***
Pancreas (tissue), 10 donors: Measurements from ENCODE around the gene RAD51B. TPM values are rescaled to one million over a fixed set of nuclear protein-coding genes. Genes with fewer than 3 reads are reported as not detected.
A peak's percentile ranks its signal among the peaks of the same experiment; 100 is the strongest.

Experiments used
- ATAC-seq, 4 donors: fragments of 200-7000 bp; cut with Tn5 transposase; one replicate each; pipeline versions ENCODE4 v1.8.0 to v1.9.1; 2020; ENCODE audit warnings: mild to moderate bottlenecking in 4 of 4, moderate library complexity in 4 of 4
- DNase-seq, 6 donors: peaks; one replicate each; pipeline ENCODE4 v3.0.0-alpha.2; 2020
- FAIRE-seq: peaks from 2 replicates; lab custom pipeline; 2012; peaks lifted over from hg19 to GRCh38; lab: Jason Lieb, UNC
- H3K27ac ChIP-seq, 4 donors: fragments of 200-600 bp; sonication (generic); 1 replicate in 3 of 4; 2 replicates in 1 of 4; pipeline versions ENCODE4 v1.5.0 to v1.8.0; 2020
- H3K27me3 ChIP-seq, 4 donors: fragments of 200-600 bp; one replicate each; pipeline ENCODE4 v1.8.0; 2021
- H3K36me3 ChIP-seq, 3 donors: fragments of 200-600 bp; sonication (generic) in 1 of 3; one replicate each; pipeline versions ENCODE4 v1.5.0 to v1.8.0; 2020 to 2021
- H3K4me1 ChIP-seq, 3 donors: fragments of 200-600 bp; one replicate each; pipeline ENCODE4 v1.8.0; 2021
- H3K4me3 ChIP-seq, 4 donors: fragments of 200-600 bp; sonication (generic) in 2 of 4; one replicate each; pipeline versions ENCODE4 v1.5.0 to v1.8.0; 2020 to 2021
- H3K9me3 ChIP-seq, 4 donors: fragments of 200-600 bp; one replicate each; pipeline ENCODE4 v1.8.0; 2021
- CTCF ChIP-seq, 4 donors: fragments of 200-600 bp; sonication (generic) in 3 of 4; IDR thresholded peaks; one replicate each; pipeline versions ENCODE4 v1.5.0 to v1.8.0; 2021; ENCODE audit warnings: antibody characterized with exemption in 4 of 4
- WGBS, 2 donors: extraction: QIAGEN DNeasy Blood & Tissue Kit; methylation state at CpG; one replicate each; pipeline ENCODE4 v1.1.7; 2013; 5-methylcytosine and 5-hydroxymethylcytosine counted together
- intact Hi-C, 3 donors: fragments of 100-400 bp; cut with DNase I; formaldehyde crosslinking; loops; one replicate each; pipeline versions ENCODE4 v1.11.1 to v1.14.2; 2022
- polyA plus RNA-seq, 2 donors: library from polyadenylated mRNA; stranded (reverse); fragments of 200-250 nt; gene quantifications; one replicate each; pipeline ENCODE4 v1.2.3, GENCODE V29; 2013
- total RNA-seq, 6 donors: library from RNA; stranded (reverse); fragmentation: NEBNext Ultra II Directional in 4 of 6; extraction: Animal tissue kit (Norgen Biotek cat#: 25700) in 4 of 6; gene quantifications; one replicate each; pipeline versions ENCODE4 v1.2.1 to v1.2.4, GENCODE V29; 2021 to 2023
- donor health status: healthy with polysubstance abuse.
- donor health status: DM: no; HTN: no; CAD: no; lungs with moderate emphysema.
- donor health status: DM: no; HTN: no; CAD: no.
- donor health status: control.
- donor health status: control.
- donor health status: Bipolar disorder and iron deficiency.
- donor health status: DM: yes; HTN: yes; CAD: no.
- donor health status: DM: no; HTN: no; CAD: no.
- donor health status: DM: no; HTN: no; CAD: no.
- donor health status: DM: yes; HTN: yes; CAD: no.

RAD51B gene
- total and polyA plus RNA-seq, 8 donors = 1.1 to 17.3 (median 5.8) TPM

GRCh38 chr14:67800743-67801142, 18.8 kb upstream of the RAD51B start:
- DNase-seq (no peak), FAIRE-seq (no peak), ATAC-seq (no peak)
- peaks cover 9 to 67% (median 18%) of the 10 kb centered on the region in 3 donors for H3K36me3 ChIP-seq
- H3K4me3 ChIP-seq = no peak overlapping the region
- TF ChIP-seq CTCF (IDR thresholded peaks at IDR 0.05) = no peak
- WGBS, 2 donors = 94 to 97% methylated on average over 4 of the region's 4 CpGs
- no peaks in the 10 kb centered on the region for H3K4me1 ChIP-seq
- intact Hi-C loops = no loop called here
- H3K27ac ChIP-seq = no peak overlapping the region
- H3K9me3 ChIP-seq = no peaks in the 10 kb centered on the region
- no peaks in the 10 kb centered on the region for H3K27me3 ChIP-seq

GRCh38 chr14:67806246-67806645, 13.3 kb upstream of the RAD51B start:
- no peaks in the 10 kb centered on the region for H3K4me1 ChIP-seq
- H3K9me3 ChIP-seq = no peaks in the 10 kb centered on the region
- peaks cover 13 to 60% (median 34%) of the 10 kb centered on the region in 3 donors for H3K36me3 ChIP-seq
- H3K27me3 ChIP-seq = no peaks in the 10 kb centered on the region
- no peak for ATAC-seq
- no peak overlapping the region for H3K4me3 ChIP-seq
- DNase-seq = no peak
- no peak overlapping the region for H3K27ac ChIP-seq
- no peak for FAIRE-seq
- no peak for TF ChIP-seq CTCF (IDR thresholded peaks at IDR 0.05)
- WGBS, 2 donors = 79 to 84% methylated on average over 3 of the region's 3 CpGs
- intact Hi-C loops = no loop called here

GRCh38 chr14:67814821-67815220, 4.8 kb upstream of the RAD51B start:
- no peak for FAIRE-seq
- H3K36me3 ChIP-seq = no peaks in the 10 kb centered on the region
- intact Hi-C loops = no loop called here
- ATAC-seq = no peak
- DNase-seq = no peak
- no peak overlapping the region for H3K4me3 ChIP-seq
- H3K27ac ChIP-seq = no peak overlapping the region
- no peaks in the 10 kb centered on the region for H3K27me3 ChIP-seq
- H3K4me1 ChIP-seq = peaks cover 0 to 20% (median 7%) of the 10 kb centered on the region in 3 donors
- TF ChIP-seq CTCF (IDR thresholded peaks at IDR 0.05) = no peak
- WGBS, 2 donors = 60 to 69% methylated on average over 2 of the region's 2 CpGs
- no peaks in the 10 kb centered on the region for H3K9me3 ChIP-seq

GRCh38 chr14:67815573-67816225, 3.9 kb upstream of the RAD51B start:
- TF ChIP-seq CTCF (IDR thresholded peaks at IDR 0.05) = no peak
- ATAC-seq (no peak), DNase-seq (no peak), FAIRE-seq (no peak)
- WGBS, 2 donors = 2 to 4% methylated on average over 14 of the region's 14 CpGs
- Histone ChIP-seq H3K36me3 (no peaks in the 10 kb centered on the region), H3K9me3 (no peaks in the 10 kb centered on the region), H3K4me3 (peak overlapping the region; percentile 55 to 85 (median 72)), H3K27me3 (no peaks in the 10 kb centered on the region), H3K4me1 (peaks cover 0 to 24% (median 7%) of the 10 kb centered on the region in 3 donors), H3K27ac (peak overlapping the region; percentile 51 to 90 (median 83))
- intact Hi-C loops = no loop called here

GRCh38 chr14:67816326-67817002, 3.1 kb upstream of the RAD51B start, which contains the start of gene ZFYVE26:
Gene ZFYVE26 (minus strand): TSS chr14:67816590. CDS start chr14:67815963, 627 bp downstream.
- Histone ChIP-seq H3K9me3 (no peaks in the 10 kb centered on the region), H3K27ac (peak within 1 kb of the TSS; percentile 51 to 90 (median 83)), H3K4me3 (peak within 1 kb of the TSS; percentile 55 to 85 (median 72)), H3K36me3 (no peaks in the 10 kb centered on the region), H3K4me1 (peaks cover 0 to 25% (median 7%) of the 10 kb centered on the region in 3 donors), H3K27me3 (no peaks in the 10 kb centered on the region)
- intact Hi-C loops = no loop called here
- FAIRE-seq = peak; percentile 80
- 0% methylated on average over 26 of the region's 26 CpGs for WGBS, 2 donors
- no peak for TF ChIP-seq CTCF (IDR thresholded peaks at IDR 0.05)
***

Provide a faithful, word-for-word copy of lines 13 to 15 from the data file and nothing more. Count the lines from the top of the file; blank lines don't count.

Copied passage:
- CTCF ChIP-seq, 4 donors: fragments of 200-600 bp; sonication (generic) in 3 of 4; IDR thresholded peaks; one replicate each; pipeline versions ENCODE4 v1.5.0 to v1.8.0; 2021; ENCODE audit warnings: antibody characterized with exemption in 4 of 4
- WGBS, 2 donors: extraction: QIAGEN DNeasy Blood & Tissue Kit; methylation state at CpG; one replicate each; pipeline ENCODE4 v1.1.7; 2013; 5-methylcytosine and 5-hydroxymethylcytosine counted together
- intact Hi-C, 3 donors: fragments of 100-400 bp; cut with DNase I; formaldehyde crosslinking; loops; one replicate each; pipeline versions ENCODE4 v1.11.1 to v1.14.2; 2022